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The State Library of New South Wales
The State Library of New South Wales (Mitchell Library) possesses the most extensive collection of materials relating to Lachlan Macquarie (1761 -1824) held anywhere in the world. These various papers, pictures, relics, and books of Lachlan Macquarie and his family have come to the Mitchell Library from various sources throughout the twentieth century. The three main sources include:
Macquarie letterbooks (1793 - 1822) and most of his journals (1807 - 1824) - acquired from Margaret, Viscountess Strathallan (widow of James David Drummond 10th Viscount Strathallan ) in January 1914;

All Lachlan Macquarie's Indian journals (1787 - 1807), [except one] and Elizabeth Macquarie's journal (1809) - acquired from Colonel Campbell of Jura, Argyllshire [descendant of Isabella Campbell, wife of Lachlan Macquarie Jnr.] in June 1914;

Macquarie manuscripts, relics, pictures and printed books - acquired from Charles Graham Campbell of Jura, Argyllshire [great nephew of Isabella Campbell, wife of Lachlan Macquarie Jnr.] between 1962 - 1976.

The Macquarie papers in the Mitchell Library are an invaluable record of aspects of the early history of Australia, as well as the broad sweep of British imperial ambitions in the late eighteenth and early nineteenth centuries. As personal memoirs these manuscripts also provide unique insights into the personalities and aspirations of Lachlan and Elizabeth Macquarie.

Macquarie University
The importance of the connections between Macquarie University and its namesake Lachlan Macquarie are reflected in a number of important ways:

  • Teaching Program of the University.

The staff of the School of History, Philosophy and Politics have been conducting undergraduate and postgraduate courses in early Australian history since the commencement of teaching at Macquarie University in 1967. Recent units of study have included:

HIST 109 The Making of Australia (Dr G. Parsons)

HIST 216 Aboriginal Australian History (P. Cavanagh)

HIST 217 Australia, Britain and the Empire, 1770 - 1870 (Prof. F. Clarke)

HIST 391 Gender and Criminality in Early Colonial Australia (Prof. P. Robinson)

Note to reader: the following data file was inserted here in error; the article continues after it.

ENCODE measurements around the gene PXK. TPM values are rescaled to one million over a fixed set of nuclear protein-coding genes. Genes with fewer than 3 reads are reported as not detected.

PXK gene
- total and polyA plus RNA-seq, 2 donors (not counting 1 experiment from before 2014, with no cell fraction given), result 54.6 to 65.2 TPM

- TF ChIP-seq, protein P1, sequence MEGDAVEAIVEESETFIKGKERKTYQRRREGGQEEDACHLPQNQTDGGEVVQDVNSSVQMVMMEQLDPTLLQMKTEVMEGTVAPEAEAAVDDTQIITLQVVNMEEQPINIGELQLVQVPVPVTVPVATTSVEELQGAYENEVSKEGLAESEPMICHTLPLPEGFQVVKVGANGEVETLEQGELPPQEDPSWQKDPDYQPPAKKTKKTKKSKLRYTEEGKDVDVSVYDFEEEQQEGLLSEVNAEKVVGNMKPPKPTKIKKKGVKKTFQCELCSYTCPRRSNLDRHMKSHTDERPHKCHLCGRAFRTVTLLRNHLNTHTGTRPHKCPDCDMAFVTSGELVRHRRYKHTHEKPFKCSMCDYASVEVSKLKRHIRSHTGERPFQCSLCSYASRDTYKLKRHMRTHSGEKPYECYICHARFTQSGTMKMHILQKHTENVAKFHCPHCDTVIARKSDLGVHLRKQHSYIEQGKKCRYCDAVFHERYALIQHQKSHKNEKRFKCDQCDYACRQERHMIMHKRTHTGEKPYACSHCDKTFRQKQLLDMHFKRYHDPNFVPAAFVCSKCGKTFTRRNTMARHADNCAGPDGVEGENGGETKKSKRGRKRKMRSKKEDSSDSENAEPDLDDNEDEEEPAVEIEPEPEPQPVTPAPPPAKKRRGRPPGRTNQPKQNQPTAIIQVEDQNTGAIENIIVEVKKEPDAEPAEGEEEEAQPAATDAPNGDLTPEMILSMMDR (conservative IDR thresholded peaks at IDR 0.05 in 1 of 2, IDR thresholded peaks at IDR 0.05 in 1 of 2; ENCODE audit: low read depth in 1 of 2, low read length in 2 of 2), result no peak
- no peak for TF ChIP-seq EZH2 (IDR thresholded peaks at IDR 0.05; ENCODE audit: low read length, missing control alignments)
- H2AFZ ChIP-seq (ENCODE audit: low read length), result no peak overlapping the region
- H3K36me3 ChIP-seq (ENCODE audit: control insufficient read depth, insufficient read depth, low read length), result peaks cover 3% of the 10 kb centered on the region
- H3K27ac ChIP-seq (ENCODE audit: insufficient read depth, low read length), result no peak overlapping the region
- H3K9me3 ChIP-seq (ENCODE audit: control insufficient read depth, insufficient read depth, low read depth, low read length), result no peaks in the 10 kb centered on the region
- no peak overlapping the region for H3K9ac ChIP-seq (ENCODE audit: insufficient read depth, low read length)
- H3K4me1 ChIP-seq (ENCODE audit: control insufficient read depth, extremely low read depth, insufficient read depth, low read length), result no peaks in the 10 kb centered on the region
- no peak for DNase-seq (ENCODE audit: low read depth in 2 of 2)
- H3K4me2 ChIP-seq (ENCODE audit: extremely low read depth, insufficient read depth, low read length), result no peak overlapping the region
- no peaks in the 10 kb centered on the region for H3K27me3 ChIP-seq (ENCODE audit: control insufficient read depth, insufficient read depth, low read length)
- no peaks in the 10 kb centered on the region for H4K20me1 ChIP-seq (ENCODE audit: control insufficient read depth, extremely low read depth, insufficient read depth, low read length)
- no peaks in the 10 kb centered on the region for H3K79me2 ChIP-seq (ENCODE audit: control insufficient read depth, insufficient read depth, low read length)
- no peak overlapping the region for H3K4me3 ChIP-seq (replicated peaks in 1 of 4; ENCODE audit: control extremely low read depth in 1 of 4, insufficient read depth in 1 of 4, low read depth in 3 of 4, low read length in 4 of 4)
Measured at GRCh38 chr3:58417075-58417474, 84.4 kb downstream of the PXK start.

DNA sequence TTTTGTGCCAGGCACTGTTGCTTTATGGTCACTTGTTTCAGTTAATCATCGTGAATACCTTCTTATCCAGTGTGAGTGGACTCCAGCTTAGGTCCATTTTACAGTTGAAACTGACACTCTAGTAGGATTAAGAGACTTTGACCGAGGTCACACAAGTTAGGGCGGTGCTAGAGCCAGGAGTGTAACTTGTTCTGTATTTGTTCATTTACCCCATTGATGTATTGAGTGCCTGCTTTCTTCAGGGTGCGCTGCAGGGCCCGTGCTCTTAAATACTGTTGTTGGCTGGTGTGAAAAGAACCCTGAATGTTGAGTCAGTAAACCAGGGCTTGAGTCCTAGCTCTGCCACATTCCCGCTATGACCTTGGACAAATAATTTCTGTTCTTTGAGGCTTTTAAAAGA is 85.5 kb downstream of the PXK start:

MHPG 818 Documents in Early Australian History

MHPG 831 Topics in 18th and 19th Century British History: British Penal Theory and Practice

MHPG 839 The Making of Capitalism: New South Wales and Van Diemen's Land, 1788 - 1850.

MHPG 840 Australian Religious History 1788 -1950

  • Academic and Postgraduate Research programs, including the publication of specialist works examining Australia's colonial origins and the period of Macquarie's governorship (1810 - 1821).
  • Educational and Cultural Heritage Role of The Lachlan Macquarie Room (located in the University Library).

The Lachlan Macquarie Room is a complete historical reconstruction of the parlour room from Lachlan Macquarie's house on the Isle of Mull, Scotland. It contains the original timber panelling, doors, windows, shutters and fireplace installed in the house by Elizabeth Macquarie c.1824.

They were given to the University in 1965 by the owner of Gruline House, Mr E. J. Mather to help commemorate the links between Scotland and the newly established Macquarie University. The Bank of NSW (now Westpac) provided financial assistance for the conservation and transport of the parlour room to Australia and it was eventually installed in the University Library in 1978.

There is an adjoining display area explaining the history of the house and estate, and providing biographical details of the Macquarie family, as well as a display of selected objects that were owned by, or related, to Lachlan Macquarie. These include:

  • the University Chancellor's Chair (made by convict artisans for Macquarie)
  • a book from Macquarie's personal library
  • a porcelain serving platter from the Macquarie's dinner service
  • a 17th century map of Mull
  • a replica of the regimental colours of the 73rd Regiment of Foot (Black Watch)

Robin Walsh, the curator of the Lachlan Macquarie Room, travelled to Scotland in 1996 and 2005 to research the history of the house and estate. The resulting findings have been progressively added to The Lachlan Macquarie Room website.

They were also made available in a public exhibition entitled: If These Walls Could Speak which was held in the University Library (12 August - 7 September 1997).

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